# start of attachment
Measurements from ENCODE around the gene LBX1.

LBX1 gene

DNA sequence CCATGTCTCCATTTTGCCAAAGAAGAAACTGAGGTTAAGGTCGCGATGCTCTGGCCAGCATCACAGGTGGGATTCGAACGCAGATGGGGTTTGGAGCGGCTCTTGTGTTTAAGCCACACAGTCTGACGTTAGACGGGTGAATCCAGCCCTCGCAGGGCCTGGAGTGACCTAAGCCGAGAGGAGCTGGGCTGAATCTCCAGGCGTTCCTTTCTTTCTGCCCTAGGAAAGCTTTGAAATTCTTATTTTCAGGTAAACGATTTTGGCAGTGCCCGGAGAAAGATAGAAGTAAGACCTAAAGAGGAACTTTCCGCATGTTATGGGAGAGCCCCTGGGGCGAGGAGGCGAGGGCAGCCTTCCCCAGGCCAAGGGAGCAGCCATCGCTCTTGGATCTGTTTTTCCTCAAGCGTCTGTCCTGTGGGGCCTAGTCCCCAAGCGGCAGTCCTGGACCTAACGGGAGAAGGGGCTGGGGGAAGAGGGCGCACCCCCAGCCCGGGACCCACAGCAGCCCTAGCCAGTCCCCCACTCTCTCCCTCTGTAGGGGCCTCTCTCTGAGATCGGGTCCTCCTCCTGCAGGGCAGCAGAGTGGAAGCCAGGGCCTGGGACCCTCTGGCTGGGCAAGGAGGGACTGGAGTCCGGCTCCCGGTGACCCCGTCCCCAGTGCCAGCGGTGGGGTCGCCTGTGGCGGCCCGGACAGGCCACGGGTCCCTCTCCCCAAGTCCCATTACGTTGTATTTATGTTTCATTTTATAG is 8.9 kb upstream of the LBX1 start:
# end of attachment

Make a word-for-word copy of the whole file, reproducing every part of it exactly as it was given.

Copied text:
Measurements from ENCODE around the gene LBX1.

LBX1 gene

DNA sequence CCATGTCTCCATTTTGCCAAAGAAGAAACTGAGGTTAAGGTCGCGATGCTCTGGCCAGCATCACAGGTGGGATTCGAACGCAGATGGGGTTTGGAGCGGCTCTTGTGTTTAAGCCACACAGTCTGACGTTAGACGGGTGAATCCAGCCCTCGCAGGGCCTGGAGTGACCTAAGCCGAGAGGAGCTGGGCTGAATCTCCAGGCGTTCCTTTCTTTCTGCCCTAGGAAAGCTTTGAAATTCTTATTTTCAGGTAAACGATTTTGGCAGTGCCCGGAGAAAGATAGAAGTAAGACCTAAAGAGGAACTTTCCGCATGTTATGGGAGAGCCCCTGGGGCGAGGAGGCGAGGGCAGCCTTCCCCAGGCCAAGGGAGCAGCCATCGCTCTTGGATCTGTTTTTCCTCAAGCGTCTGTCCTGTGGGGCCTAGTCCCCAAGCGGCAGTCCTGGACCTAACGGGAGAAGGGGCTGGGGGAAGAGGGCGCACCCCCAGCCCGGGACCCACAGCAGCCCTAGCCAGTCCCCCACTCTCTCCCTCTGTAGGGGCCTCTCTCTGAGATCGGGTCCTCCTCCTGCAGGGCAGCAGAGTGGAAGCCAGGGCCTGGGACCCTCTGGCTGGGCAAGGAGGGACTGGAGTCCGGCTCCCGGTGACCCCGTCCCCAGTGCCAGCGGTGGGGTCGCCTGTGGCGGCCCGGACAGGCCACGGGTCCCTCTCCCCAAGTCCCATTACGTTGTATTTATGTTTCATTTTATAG is 8.9 kb upstream of the LBX1 start: